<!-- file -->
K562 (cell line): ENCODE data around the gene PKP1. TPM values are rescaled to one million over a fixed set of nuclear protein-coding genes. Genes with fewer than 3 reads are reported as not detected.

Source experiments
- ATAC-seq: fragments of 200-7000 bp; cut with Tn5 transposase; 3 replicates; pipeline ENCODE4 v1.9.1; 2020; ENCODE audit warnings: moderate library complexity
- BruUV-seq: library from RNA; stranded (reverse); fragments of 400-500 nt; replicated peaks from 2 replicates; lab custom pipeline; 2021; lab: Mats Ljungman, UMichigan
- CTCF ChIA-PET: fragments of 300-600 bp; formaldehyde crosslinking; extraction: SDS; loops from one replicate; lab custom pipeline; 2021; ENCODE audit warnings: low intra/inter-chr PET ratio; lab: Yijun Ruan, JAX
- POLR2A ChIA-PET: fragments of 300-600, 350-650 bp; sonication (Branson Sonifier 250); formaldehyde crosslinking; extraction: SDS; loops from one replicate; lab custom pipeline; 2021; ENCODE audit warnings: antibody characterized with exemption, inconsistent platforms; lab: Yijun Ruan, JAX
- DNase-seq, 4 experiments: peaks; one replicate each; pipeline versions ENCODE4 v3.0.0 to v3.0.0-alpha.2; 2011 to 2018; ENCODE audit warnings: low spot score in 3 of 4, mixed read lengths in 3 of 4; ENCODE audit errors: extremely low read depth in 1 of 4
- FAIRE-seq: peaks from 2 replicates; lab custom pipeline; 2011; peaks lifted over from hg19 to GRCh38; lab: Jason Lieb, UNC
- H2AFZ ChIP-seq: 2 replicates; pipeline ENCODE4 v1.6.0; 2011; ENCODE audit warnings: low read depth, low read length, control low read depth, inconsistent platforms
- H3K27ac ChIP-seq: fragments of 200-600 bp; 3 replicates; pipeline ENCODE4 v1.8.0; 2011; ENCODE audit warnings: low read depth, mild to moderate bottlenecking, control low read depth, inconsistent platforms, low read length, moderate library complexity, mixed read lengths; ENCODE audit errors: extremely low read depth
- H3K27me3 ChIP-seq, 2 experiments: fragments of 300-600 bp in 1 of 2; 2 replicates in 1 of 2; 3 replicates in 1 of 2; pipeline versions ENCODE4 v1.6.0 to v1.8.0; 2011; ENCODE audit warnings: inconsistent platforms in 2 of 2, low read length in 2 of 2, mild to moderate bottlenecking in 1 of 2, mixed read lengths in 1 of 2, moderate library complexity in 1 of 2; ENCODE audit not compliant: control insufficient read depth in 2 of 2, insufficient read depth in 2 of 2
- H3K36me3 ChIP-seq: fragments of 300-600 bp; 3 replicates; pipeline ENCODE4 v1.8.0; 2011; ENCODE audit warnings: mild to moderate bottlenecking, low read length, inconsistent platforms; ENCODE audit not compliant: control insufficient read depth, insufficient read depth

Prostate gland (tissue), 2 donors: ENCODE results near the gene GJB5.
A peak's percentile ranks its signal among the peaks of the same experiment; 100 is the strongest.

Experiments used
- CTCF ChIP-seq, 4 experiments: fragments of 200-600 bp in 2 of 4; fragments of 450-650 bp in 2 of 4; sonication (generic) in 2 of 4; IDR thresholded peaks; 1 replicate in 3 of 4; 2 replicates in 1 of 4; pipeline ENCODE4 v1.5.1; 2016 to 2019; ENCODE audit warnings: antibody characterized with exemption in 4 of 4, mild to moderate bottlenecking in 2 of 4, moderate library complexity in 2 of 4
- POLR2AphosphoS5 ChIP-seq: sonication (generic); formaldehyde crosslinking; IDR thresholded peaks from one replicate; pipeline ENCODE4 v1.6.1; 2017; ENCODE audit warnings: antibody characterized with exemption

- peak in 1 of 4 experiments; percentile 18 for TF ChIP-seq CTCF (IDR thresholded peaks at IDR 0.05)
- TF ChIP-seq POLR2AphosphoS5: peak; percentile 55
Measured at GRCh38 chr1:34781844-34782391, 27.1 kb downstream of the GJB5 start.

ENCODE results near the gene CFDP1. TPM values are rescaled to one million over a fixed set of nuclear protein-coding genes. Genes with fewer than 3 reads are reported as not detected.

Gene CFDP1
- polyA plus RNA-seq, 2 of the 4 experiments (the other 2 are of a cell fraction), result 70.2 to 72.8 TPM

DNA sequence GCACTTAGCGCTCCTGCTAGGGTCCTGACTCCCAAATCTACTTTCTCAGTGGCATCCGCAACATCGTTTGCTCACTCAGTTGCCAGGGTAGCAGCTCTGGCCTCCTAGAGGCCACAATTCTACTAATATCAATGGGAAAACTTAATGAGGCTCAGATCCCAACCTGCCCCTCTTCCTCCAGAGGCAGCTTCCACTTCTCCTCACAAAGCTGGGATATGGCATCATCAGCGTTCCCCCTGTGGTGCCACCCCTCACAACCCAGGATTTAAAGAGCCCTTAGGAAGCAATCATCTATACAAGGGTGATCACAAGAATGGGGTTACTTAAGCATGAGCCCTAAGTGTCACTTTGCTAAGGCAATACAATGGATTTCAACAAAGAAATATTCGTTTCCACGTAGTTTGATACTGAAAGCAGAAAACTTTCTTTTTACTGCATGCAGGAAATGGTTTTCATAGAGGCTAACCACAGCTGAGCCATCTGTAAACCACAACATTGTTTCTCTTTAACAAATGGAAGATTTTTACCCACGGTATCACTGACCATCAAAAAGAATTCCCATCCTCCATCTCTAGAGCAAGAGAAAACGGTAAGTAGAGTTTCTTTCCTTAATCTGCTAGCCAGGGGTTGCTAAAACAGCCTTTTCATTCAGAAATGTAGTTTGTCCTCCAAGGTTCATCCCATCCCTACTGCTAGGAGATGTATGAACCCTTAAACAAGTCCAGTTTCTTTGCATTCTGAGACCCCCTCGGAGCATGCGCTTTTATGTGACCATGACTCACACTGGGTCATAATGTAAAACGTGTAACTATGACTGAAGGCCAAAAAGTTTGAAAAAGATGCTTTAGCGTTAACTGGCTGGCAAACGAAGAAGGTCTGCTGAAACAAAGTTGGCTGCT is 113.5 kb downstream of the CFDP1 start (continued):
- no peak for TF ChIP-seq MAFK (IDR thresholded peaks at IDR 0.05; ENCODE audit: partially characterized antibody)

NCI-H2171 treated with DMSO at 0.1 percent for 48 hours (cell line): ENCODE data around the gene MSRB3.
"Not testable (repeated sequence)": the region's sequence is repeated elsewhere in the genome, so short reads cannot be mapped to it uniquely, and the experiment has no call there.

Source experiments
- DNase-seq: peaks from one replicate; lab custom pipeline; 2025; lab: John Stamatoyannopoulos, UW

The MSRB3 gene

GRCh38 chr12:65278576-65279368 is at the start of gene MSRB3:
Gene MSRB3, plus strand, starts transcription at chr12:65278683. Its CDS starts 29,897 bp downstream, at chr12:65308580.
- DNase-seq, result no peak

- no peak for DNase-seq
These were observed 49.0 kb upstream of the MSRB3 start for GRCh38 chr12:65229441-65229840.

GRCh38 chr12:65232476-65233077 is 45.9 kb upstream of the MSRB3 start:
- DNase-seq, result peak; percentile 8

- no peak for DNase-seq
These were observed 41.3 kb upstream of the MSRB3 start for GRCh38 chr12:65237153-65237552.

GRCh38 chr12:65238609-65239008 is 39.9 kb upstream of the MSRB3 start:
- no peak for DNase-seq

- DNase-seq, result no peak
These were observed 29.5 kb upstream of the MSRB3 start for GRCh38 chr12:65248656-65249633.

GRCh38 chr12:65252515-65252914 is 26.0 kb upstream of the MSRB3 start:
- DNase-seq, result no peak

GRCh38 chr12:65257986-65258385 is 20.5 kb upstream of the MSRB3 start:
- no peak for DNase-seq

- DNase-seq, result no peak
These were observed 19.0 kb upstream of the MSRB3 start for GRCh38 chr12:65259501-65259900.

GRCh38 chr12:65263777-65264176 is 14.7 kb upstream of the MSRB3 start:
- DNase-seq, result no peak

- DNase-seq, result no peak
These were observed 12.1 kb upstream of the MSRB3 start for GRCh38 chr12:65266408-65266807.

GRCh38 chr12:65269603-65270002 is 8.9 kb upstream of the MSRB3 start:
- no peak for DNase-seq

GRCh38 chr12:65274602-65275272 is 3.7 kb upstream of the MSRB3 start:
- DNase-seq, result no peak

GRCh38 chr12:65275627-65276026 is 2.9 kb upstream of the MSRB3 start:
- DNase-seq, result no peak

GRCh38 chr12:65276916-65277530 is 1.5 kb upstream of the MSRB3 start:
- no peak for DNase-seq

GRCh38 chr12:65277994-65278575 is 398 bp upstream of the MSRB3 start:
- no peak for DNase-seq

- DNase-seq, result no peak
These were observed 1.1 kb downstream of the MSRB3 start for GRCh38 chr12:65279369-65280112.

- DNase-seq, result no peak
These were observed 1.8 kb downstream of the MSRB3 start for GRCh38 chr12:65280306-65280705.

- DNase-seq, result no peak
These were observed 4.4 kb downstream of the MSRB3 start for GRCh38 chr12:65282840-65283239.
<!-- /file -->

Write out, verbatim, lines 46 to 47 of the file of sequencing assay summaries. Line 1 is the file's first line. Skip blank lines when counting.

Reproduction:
GRCh38 chr12:65257986-65258385 is 20.5 kb upstream of the MSRB3 start:
- no peak for DNase-seq